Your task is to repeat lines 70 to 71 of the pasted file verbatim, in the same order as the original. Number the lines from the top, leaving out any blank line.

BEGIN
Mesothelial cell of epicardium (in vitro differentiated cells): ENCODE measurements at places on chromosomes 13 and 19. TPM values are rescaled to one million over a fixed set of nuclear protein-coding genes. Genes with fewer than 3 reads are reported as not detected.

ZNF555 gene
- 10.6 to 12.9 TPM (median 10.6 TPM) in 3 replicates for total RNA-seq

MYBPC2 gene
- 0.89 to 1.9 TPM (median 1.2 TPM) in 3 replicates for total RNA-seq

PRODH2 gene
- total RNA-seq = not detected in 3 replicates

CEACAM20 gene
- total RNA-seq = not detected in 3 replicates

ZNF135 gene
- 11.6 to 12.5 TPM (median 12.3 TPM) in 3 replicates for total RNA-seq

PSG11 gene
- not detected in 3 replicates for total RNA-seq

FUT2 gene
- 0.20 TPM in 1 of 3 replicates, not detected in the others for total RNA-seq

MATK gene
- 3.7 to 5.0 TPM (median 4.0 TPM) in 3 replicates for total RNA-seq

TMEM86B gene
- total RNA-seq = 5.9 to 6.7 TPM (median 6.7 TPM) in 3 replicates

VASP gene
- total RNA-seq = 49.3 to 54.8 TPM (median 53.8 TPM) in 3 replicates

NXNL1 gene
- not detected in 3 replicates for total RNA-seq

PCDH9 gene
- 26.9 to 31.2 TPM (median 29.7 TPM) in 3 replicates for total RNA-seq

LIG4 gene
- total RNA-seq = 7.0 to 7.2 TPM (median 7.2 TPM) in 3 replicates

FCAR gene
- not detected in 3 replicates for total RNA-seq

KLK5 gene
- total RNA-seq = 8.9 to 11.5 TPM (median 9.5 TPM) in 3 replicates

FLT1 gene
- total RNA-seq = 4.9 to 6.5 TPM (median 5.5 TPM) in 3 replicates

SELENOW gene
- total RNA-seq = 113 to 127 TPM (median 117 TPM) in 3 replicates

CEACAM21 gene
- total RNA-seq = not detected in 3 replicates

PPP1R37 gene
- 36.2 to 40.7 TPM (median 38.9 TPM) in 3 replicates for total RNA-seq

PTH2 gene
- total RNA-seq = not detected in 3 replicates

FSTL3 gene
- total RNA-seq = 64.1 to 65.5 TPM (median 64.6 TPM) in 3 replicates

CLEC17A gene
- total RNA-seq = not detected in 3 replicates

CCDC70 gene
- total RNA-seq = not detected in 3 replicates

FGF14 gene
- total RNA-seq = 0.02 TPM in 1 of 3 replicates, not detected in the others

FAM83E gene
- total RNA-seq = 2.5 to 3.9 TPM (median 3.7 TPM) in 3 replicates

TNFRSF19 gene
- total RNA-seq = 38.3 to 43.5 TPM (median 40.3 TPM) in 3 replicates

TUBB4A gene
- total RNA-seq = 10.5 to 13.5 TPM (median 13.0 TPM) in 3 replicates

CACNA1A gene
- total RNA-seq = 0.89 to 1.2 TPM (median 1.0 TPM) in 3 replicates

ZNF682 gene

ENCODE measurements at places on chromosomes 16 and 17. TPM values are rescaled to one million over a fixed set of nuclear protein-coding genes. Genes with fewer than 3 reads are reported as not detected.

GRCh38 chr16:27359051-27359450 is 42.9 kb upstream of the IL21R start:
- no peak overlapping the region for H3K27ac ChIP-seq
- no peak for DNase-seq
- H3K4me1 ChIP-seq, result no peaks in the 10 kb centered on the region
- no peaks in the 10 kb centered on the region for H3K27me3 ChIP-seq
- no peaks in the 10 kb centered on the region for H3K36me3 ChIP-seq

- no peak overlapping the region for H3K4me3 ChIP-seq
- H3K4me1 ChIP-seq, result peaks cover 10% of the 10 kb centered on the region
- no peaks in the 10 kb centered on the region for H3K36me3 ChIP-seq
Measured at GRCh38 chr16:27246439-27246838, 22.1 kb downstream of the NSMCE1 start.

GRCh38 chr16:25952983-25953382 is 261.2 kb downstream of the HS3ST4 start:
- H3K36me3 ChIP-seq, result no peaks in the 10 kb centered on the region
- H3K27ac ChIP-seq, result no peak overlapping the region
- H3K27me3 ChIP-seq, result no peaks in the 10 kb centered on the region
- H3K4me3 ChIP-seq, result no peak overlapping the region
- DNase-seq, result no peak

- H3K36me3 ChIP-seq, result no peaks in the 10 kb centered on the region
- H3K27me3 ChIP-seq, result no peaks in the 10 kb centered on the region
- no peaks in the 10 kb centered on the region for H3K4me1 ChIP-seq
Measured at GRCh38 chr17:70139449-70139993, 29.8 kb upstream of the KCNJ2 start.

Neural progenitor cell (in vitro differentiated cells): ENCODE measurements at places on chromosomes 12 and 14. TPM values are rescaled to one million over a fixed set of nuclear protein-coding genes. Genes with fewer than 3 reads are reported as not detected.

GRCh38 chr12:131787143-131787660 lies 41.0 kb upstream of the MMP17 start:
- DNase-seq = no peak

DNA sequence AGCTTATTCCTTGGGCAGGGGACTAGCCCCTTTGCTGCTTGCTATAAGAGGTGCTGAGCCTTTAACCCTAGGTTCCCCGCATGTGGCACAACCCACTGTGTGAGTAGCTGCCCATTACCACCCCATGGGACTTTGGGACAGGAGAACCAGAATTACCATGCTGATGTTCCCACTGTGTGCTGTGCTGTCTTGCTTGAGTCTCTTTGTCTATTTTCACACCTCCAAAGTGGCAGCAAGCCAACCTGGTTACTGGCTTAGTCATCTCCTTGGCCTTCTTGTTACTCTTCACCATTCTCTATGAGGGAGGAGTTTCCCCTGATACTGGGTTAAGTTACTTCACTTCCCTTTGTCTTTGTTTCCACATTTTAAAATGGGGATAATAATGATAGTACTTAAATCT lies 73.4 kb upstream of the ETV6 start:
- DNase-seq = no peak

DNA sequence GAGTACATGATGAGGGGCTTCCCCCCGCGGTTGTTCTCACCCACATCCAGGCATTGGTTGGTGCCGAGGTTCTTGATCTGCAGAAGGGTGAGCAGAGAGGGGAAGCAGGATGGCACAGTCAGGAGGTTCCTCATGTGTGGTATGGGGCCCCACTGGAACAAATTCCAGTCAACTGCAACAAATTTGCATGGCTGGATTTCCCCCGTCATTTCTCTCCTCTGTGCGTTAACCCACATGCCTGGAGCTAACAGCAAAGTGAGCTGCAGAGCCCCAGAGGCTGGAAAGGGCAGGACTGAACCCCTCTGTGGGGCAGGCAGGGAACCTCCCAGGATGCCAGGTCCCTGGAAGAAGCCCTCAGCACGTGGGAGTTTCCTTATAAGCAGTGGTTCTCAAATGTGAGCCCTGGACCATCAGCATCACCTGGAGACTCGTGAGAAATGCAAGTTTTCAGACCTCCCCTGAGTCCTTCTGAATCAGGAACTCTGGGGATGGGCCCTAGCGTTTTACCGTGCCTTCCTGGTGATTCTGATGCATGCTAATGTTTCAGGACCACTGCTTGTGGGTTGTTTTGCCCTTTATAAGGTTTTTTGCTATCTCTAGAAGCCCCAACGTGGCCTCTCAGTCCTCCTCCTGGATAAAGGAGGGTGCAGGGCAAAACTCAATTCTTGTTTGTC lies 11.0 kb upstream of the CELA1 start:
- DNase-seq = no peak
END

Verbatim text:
GRCh38 chr16:25952983-25953382 is 261.2 kb downstream of the HS3ST4 start:
- H3K36me3 ChIP-seq, result no peaks in the 10 kb centered on the region